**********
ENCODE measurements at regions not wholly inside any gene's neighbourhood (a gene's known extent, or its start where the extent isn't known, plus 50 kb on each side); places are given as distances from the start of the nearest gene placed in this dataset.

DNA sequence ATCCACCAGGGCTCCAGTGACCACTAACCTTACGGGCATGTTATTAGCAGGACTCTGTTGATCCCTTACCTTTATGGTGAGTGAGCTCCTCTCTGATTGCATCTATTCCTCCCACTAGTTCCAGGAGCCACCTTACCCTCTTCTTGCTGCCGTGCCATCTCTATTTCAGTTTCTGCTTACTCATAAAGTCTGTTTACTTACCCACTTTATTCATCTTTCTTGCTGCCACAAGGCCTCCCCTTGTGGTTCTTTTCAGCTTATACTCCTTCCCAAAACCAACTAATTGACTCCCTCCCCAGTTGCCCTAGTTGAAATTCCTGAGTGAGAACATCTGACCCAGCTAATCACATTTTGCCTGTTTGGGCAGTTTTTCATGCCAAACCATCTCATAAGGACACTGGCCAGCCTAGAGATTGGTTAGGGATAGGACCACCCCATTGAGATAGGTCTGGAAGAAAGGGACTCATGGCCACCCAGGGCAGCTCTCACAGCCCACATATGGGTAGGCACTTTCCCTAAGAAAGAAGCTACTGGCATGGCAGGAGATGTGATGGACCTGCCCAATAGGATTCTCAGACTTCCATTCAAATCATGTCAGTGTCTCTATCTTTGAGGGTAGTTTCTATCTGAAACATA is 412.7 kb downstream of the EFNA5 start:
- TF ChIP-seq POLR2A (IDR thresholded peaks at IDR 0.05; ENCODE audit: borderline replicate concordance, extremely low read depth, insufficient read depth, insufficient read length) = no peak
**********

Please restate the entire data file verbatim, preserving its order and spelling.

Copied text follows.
ENCODE measurements at regions not wholly inside any gene's neighbourhood (a gene's known extent, or its start where the extent isn't known, plus 50 kb on each side); places are given as distances from the start of the nearest gene placed in this dataset.

DNA sequence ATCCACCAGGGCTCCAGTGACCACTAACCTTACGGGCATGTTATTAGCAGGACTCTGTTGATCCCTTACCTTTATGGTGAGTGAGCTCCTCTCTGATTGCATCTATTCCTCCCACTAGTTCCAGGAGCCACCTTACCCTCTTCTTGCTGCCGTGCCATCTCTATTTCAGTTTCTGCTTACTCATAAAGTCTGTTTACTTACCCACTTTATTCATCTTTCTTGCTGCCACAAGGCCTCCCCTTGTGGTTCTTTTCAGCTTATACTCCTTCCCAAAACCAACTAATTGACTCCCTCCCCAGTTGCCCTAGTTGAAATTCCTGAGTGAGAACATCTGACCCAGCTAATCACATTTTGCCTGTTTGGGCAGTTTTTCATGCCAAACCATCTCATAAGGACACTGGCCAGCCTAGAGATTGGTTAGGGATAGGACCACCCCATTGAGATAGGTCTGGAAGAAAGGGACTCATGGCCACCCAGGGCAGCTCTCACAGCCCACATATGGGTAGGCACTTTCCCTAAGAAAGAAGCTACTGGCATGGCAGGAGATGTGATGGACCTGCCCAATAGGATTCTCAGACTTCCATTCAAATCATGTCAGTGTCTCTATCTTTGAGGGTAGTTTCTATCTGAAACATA is 412.7 kb downstream of the EFNA5 start:
- TF ChIP-seq POLR2A (IDR thresholded peaks at IDR 0.05; ENCODE audit: borderline replicate concordance, extremely low read depth, insufficient read depth, insufficient read length) = no peak